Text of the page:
Publication details for Professor John A. GatehouseMehlo, L, Gahakwa, D, Nghia, PT, Loc, NT, Capell, T, Gatehouse, JA, Gatehouse, AMR & Christou, P (2005). An alternative strategy for sustainable pest resistance in genetically enhanced crops. Proceedings Of The National Academy Of Sciences Of The United States Of America 102(22): 7812-7816.
- Publication type: Journal papers: academic
- ISSN/ISBN: 0027-8424, 1091-6490
- DOI: 10.1073/pnas.0502871102
- Keywords: Bt genes; transgenic plants; transgenic maize; transgenic riceBACILLUS-THURINGIENSIS TOXINS; INSECTICIDAL CRYSTAL PROTEINS; SYNTHETICCRYIA(B) GENE; DELTA-ENDOTOXIN; N-ACETYLGALACTOSAMINE; PARTICLEBOMBARDMENT; HELIOTHIS-VIRESCENS; TRANSGENIC PLANTS; EPITHE
- View online: Online version
- Durham research online: DRO record
Author(s) from Durham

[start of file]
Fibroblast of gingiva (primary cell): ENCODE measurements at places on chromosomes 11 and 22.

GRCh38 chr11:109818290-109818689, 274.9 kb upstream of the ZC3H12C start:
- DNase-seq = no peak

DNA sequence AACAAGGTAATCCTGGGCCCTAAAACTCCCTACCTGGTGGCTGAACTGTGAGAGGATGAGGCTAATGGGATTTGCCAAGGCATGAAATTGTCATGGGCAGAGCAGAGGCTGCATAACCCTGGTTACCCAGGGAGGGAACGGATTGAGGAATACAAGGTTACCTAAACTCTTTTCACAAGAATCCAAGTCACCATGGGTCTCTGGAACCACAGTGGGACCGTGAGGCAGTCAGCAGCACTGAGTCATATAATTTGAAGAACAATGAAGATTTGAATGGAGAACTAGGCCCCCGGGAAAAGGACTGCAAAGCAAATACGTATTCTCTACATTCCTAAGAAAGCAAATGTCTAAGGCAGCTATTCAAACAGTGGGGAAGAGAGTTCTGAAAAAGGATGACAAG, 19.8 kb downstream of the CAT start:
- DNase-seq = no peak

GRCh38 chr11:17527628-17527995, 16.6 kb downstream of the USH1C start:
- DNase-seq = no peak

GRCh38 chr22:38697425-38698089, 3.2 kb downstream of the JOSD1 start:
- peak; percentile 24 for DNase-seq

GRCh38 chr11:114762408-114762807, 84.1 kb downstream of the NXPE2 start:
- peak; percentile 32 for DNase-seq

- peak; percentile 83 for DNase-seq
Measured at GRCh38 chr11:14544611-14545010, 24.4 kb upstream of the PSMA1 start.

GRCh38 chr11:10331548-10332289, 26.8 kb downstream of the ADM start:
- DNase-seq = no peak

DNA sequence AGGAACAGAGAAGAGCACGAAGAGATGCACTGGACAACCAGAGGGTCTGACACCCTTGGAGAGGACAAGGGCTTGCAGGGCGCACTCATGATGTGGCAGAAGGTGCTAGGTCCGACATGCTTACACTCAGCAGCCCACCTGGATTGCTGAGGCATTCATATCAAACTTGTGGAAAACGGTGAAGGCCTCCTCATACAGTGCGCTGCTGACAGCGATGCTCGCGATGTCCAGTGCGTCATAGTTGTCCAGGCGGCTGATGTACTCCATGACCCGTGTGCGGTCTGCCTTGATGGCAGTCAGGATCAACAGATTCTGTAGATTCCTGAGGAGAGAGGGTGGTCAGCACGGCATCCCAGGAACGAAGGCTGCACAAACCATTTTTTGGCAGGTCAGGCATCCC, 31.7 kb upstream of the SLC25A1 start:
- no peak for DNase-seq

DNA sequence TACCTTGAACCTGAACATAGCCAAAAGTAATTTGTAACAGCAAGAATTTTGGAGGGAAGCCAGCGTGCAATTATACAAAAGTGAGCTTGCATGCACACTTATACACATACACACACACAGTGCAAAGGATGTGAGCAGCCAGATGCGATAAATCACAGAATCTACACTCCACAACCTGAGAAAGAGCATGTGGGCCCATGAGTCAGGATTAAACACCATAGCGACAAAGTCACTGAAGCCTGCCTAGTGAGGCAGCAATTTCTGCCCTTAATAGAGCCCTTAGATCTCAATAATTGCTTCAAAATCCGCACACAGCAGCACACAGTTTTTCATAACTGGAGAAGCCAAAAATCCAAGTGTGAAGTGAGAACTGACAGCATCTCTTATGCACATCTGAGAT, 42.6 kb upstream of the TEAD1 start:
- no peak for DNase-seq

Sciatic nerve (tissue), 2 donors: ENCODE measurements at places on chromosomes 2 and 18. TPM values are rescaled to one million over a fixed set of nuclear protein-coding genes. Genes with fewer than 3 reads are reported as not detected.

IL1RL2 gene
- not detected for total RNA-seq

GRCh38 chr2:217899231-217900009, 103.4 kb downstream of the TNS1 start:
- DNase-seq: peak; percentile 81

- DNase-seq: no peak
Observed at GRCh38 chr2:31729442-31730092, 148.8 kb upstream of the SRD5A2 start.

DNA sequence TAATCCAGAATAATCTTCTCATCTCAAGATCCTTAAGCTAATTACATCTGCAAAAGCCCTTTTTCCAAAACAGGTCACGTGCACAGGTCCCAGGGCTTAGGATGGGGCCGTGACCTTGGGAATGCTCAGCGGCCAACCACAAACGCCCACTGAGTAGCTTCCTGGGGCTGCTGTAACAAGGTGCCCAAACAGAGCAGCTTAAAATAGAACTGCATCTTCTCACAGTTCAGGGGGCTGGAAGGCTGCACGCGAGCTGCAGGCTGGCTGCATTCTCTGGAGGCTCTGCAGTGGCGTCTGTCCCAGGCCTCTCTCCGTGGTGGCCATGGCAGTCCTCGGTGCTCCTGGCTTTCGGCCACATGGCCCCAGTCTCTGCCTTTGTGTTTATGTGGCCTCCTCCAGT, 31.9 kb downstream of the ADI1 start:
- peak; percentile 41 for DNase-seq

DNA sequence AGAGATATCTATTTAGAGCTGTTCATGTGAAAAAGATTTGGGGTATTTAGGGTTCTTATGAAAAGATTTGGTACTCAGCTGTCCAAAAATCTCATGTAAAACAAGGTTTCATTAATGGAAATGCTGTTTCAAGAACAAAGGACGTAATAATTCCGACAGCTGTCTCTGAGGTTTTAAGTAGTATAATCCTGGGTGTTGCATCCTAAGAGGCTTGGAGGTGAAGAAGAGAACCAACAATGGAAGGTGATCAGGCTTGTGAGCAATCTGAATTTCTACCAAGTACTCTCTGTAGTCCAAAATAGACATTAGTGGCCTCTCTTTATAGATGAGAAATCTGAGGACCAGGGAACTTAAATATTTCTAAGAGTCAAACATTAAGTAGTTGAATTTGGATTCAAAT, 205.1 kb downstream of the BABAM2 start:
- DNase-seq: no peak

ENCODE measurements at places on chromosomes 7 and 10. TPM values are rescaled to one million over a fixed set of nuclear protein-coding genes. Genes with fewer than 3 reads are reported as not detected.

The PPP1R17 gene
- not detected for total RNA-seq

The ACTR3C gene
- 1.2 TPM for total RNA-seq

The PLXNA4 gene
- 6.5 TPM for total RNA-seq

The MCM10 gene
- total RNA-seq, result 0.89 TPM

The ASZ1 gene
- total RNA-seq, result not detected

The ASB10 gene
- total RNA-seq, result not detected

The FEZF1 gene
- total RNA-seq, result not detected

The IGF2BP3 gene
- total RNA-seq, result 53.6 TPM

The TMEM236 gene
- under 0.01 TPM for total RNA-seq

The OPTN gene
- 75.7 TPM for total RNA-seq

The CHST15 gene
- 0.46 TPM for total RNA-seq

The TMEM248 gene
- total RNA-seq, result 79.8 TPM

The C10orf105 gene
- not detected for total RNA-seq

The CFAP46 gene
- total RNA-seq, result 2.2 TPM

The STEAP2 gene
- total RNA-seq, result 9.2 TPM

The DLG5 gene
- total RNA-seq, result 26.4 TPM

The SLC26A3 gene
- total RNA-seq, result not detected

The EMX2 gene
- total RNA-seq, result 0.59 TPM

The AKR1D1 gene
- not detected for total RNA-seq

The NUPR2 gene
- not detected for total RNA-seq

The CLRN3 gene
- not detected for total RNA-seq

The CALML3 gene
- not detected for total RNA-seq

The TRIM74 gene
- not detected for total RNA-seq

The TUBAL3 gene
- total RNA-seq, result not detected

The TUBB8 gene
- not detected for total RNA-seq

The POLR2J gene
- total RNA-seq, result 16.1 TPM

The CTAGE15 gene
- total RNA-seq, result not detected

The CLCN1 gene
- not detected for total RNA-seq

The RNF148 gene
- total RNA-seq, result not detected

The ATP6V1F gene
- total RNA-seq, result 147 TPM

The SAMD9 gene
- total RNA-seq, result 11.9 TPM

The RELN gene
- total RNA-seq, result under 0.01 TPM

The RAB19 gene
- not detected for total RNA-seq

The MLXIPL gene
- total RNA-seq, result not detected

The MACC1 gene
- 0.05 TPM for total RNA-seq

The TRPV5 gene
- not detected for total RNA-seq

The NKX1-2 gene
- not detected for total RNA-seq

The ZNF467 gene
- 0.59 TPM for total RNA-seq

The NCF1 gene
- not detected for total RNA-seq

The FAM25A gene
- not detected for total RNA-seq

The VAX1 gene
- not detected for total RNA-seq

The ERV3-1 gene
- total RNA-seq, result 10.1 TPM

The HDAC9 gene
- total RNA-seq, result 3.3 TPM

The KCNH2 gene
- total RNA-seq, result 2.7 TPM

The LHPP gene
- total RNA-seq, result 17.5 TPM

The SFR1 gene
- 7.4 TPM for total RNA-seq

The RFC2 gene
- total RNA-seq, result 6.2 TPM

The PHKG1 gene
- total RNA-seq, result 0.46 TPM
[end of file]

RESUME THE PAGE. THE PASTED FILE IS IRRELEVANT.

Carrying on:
Bacillus thuringiensis (Bt) crystal protein genes encode insecticidal δ-endotoxins that are widely used for the development of insect-resistant crops. In this article, we describe an alternative transgenic strategy that has the potential to generate broader and more sustainable levels of resistance against insect pests. Our strategy involves engineering plants with a fusion protein combining the δ-endotoxin Cry1Ac with the galactose-binding domain of the nontoxic ricin B-chain (RB). This fusion, designated BtRB, provides the toxin with additional, binding domains, thus increasing the potential number of interactions at the molecular level in target insects. Transgenic rice and maize plants engineered to express the fusion protein were significantly more toxic in insect bioassays than those containing the Bt gene alone. They were also resistant to a wider range of insects, including important pests that are not normally susceptible to Bt toxins. The potential impact of fusion genes such as BtRB in terms of crop improvement, resistance sustainability, and biosafety is discussed.